Jon Lakey: Wil-Cox bridge spans a lot of history
Published 12:00 am Monday, June 30, 2014
Al Elliott parked his car on the edge of fresh asphalt. Just beyond the hood of his Saturn, three red diamonds indicate that the road has come to an end. He makes his way across a patch of recently seeded ground that is in desperate need of rain. Looking southward, the walking man steps up and plants his foot down on history.
Underneath Elliott’s feet is the 90-year-old Wil-Cox Bridge that crosses over the Yadkin River, linking Davidson and Rowan counties. The seven arches that support the concrete structure have been a draw for painters and photographers for years, as the design opens a window into a different era in bridge construction.
The area around the bridge is rich in American history and is important to preservationists. Plans to demolish the bridge during the recent interstate highway improvements prompted an active discussion to find ways to preserve the outdated structure. Eventually Davidson County would end up taking responsibility for the bridge.
The N.C. Department of Transportation recently completed repairs and improvements to the bridge, and Wil-Cox appears to be on the cusp of a new life as a pedestrian bridge.
“The bridge was just sitting here waiting on someone to enjoy,” Elliott said.
At the suggestion of his doctor, the Lexington native took to pounding the pavement as the way to improve his heart and his health in general. Recently, Elliott has been making his way to the bridge five days a week to get in his 40-minute walk. Forty minutes equals eight trips back and forth across the Yadkin River.
Elliott’s health gets him outside to walk, but his ponderings bring his feet to the bridge. He walks. Carrying a mixture of memories of adventure and personal tragedy that coincide with his love of history and nature.
The first time Elliott recalls coming to the bridge was in 1974 when he was 14 years old. Elliott, his father and uncle launched a boat from nearby York Hill access and fished for catfish to well past midnight. Elliott recalls fish jumping out of the water all night long and witnessed freight trains passing above them on the nearby trestle. “To a kid it was wonderful.”
Two years later in 1976, Elliott’s older brother was killed in a single-car accident near the North Carolina Finishing Co. Rabon Elliott was the passenger in a friend’s 1966 Dodge heading toward Spencer on a wet Thursday night when the driver missed a slight curve in the road after clearing the end of the Wil-Cox Bridge. The car traveled 250 feet before striking a railroad crossing sign on the spur line that fed into the finishing company. Both Lexington teens lost their lives in the accident and brought Rowan County’s traffic deaths to 21 for that year.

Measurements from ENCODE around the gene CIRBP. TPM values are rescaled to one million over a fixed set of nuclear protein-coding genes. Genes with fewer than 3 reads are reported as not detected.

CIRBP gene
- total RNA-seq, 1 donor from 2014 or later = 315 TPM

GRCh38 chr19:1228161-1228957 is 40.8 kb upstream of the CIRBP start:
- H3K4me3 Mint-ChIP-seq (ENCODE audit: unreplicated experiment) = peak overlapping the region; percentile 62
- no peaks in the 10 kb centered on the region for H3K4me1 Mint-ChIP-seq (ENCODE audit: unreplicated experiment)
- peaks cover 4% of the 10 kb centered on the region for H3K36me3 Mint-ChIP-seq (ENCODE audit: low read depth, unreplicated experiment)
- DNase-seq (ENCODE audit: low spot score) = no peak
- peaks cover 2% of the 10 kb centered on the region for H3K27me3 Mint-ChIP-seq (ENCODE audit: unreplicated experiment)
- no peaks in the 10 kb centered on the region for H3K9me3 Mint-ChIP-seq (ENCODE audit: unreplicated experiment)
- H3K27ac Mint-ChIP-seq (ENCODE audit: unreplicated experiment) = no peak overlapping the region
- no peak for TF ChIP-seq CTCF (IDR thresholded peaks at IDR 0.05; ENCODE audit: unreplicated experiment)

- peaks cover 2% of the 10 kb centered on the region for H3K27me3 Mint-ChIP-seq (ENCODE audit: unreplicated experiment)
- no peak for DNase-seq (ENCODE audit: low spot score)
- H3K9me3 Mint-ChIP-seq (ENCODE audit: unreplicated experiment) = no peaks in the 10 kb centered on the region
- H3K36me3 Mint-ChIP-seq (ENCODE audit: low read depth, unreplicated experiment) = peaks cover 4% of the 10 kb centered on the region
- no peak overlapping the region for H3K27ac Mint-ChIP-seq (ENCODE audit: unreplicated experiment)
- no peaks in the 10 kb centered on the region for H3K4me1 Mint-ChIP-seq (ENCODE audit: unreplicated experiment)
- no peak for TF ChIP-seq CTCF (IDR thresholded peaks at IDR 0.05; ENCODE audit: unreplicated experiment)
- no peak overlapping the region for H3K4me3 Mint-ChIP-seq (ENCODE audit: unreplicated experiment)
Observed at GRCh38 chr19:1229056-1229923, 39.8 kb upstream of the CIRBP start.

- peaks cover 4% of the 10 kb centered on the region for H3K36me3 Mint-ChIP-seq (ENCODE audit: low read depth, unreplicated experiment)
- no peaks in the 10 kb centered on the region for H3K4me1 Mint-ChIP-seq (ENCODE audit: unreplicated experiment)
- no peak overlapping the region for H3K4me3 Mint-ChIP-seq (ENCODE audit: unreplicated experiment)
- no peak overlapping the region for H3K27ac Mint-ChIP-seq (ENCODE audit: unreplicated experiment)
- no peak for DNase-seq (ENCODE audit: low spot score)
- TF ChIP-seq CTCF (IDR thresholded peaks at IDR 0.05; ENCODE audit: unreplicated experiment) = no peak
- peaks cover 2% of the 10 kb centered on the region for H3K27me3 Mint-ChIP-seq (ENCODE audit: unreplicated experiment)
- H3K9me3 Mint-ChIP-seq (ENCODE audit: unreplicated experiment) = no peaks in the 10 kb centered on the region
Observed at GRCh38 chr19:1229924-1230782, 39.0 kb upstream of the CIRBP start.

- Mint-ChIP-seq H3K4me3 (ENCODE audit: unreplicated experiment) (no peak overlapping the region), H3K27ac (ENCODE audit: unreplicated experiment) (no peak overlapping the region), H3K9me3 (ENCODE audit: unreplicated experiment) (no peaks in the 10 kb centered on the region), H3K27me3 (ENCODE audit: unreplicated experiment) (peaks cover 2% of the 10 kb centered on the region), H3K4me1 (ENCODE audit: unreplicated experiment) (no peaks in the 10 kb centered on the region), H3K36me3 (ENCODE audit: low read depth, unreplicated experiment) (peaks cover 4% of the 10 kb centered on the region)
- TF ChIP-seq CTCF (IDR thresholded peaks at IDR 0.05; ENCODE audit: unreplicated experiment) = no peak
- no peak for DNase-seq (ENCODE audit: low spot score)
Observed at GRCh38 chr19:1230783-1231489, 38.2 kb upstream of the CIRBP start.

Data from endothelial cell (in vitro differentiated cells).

The railroad crossing has long been removed and the old finishing company has been thoroughly dissected. The only thing that remains is the slight curvature in the road. On every other traverse of the bridge, the curve in the roadway comes into view, and Elliott ponders what his brother was thinking and doing in the minutes leading up to the accident.
“This is the last place my brother ever lived.”
On the return trips to the Davidson County side, the historic York Hill rises above the bridge. The tree-covered hill was named after the Gen. Zebulon York, who repelled a brigade of Union soldiers attached to Gen. George Stoneman’s troops in the waning days of the Civil War. Elliott points out that Daniel Boone lived nearby and includes him in the list of historical figures closely tied to the area.
A new handrail has been added to the sidewalls of the Wil-Cox bridge to bring up the height for safety. A small asphalt parking lot lined out for five cars is located on the Davidson County side near the now closed-off Old Salisbury Road, which has been renamed Plemmons Drive. After crossing the new U.S. 29 bridge into Davidson County, the road becomes Wilcox Way.
Just 10 years shy of its 100th year, the Wil-Cox Bridge has been repurposed for a life in the slow lane. The arches that underpin the bridge appear to spring across the Yadkin much like a skipping stone skimmed across the surface of the water. Overhead the Wil-Cox has helped Al Elliott lose 15 pounds and retain memories of his youth. The good and the bad. Speaking of the bridge Elliott adds, “It makes my heart pump daily, and I really enjoy that.”
Jon C. Lakey is a photographer at the Salisbury Post. Contact him at firstname.lastname@example.org.